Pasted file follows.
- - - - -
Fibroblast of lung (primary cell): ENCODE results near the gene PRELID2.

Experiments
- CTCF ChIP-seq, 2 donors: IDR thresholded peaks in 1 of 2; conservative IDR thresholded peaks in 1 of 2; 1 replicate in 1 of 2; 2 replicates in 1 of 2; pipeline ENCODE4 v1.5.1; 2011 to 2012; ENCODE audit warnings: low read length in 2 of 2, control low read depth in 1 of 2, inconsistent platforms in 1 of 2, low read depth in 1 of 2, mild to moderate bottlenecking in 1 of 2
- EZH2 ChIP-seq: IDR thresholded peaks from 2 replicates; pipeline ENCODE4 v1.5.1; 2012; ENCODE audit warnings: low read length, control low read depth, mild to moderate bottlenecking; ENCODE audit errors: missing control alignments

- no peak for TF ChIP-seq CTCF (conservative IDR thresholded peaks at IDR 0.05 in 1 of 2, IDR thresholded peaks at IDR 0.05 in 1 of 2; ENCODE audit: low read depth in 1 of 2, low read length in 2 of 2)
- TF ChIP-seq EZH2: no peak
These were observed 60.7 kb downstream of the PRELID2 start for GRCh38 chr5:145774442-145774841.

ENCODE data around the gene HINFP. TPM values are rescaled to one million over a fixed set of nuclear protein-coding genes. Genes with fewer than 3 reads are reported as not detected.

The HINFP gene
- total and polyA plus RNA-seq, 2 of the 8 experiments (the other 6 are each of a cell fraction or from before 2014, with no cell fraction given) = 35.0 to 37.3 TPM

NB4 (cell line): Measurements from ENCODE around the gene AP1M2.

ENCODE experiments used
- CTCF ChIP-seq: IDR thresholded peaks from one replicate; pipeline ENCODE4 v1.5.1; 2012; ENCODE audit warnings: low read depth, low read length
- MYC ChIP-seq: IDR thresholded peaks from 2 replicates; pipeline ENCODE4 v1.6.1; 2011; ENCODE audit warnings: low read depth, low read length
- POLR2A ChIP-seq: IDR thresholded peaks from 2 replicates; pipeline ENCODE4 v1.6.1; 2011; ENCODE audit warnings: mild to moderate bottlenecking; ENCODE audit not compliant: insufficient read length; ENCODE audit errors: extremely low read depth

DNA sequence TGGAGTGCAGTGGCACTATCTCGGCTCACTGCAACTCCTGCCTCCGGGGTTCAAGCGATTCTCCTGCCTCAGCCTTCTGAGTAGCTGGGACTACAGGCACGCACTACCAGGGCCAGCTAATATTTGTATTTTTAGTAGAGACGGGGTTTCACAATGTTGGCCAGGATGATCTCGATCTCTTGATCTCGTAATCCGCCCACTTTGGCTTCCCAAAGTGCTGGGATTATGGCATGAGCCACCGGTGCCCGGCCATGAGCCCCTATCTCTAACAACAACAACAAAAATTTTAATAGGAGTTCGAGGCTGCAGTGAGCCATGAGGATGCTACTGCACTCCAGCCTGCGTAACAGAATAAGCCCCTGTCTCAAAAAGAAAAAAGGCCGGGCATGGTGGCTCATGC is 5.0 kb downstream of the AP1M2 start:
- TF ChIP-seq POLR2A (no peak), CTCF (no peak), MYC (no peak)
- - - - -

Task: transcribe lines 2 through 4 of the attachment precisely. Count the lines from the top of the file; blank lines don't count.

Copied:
Experiments
- CTCF ChIP-seq, 2 donors: IDR thresholded peaks in 1 of 2; conservative IDR thresholded peaks in 1 of 2; 1 replicate in 1 of 2; 2 replicates in 1 of 2; pipeline ENCODE4 v1.5.1; 2011 to 2012; ENCODE audit warnings: low read length in 2 of 2, control low read depth in 1 of 2, inconsistent platforms in 1 of 2, low read depth in 1 of 2, mild to moderate bottlenecking in 1 of 2
- EZH2 ChIP-seq: IDR thresholded peaks from 2 replicates; pipeline ENCODE4 v1.5.1; 2012; ENCODE audit warnings: low read length, control low read depth, mild to moderate bottlenecking; ENCODE audit errors: missing control alignments